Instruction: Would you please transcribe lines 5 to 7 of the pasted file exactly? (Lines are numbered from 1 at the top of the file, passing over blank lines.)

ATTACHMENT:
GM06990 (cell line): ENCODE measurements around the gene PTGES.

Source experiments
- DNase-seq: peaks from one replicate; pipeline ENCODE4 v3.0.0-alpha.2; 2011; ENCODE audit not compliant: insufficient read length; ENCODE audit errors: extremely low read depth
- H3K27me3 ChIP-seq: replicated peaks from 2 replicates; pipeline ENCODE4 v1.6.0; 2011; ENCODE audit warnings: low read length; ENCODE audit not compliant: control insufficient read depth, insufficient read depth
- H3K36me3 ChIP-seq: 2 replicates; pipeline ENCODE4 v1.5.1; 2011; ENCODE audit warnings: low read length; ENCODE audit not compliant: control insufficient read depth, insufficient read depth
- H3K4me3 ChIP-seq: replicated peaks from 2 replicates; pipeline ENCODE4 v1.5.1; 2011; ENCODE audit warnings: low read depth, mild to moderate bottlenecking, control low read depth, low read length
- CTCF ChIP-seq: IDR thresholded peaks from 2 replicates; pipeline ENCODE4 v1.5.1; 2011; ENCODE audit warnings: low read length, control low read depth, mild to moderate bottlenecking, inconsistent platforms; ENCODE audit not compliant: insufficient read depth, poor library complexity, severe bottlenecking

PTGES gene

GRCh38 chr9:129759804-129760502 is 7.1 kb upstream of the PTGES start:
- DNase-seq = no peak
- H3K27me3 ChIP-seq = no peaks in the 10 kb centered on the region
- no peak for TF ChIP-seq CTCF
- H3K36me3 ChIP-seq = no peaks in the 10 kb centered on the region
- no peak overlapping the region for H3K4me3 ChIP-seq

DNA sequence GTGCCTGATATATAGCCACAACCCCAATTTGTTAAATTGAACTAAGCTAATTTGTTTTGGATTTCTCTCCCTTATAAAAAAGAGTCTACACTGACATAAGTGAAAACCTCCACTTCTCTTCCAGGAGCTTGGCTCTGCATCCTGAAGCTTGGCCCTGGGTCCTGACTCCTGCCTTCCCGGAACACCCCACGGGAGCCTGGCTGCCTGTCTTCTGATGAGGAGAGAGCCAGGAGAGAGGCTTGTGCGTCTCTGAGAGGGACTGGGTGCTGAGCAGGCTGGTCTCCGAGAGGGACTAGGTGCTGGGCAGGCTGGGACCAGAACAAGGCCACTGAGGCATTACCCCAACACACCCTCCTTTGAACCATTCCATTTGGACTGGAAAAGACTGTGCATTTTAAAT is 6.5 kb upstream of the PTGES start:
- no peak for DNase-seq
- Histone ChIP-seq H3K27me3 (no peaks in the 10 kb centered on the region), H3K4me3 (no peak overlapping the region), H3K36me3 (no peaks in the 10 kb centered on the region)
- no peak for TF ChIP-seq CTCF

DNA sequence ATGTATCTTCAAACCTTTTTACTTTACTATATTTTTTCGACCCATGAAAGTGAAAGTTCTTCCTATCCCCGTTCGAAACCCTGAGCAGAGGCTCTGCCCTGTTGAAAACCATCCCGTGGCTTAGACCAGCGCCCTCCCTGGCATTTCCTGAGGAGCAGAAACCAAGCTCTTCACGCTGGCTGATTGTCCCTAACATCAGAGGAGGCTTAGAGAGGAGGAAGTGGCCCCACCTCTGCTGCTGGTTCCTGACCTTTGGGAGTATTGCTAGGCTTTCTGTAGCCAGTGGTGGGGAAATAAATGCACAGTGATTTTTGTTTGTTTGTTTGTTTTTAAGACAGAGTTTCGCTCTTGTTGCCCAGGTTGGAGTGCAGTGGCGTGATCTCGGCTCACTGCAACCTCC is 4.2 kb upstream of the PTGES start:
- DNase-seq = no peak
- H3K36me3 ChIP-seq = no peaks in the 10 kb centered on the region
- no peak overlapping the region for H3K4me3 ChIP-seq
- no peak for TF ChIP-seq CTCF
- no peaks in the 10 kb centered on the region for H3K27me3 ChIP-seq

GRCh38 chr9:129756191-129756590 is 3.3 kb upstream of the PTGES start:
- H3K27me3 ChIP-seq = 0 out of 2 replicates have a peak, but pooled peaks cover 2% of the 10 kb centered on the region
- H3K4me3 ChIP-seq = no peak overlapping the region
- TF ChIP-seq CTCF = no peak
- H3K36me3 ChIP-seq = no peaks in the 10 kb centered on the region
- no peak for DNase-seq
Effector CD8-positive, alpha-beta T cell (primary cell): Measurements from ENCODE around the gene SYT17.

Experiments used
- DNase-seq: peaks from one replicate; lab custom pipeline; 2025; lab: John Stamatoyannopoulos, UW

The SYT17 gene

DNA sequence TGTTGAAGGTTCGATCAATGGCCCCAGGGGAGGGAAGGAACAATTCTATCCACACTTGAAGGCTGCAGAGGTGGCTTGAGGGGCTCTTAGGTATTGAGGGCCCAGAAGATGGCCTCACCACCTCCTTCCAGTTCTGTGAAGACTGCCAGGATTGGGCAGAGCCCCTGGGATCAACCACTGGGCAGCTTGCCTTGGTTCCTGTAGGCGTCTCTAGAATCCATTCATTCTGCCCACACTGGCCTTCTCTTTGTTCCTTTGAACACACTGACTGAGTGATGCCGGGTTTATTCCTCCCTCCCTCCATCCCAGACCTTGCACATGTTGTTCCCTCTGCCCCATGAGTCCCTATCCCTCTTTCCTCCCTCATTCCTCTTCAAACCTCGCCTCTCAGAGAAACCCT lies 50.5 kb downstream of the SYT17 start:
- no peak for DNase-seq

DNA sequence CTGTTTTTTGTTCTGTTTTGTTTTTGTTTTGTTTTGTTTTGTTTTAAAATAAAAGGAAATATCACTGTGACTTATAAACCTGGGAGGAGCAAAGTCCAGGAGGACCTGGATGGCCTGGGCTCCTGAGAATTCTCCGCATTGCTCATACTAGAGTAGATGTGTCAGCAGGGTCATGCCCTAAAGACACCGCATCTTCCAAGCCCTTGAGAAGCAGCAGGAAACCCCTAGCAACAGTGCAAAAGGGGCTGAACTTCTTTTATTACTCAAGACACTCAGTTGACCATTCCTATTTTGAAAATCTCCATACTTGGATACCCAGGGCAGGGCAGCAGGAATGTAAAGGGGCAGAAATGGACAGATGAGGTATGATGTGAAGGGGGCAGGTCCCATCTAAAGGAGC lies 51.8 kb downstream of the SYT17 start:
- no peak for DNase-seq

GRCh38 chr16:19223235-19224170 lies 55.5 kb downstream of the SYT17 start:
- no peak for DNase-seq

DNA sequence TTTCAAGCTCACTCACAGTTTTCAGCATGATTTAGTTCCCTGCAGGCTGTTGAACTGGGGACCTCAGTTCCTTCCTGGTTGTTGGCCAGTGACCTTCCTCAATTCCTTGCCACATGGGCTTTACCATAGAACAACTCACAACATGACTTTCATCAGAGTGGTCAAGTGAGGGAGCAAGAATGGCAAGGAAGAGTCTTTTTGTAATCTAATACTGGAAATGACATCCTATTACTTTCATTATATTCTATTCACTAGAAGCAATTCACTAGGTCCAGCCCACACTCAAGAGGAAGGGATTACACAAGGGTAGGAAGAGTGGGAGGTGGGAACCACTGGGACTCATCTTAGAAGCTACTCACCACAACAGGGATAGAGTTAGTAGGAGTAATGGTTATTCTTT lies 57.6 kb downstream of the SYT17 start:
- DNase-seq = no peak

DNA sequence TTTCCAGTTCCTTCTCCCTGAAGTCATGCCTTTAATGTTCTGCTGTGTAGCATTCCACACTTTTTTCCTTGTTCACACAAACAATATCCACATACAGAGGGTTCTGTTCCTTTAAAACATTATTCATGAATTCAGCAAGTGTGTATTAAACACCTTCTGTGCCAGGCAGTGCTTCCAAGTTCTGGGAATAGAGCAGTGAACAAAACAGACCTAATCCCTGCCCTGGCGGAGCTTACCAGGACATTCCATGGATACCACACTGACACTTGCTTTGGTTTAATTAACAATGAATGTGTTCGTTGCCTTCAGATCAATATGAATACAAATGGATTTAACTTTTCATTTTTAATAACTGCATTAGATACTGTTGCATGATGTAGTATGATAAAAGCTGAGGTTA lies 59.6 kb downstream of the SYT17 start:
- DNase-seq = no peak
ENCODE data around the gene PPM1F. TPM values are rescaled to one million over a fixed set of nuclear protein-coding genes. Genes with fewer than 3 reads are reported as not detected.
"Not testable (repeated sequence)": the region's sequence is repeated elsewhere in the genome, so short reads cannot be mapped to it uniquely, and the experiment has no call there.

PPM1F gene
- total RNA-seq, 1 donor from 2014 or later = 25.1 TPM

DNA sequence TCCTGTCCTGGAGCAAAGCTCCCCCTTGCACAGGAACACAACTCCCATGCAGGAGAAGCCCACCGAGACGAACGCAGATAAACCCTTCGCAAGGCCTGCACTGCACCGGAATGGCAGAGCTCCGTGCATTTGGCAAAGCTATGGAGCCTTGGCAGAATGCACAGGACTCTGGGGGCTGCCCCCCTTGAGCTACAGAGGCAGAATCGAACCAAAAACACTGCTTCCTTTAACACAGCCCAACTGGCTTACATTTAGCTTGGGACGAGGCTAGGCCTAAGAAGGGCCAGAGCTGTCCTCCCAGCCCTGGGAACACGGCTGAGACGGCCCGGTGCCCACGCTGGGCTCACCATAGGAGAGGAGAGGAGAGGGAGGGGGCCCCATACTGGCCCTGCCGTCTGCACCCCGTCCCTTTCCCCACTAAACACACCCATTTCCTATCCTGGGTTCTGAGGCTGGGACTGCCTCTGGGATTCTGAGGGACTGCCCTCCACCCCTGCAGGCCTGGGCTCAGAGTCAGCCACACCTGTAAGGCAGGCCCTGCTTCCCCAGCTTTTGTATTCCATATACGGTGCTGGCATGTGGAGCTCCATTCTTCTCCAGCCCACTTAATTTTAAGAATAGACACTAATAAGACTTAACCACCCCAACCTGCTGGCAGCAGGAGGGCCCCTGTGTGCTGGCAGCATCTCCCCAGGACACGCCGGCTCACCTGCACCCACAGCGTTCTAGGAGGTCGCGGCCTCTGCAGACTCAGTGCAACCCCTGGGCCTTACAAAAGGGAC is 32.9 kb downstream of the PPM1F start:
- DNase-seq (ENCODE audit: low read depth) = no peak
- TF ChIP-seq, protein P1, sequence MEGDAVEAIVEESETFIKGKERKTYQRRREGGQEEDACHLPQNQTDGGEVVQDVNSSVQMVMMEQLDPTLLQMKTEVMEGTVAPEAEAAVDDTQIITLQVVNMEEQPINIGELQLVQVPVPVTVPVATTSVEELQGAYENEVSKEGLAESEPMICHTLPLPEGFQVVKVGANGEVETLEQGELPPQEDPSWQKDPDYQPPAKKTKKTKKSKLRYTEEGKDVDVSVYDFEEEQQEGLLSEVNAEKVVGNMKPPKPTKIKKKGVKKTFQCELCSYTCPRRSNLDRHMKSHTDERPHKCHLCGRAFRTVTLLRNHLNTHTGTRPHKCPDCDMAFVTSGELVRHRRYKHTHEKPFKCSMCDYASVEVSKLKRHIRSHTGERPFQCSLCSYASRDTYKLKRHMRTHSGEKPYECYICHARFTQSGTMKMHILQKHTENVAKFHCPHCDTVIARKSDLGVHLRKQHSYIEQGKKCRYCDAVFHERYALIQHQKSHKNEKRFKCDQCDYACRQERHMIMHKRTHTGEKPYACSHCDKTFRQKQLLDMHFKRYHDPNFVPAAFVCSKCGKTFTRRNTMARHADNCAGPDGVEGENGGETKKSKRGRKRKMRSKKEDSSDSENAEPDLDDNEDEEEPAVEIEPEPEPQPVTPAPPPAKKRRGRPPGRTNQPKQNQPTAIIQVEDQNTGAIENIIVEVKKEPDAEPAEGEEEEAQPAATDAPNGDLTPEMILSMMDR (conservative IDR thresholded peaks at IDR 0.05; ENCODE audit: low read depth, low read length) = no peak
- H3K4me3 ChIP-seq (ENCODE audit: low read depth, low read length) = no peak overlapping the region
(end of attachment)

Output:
- H3K36me3 ChIP-seq: 2 replicates; pipeline ENCODE4 v1.5.1; 2011; ENCODE audit warnings: low read length; ENCODE audit not compliant: control insufficient read depth, insufficient read depth
- H3K4me3 ChIP-seq: replicated peaks from 2 replicates; pipeline ENCODE4 v1.5.1; 2011; ENCODE audit warnings: low read depth, mild to moderate bottlenecking, control low read depth, low read length
- CTCF ChIP-seq: IDR thresholded peaks from 2 replicates; pipeline ENCODE4 v1.5.1; 2011; ENCODE audit warnings: low read length, control low read depth, mild to moderate bottlenecking, inconsistent platforms; ENCODE audit not compliant: insufficient read depth, poor library complexity, severe bottlenecking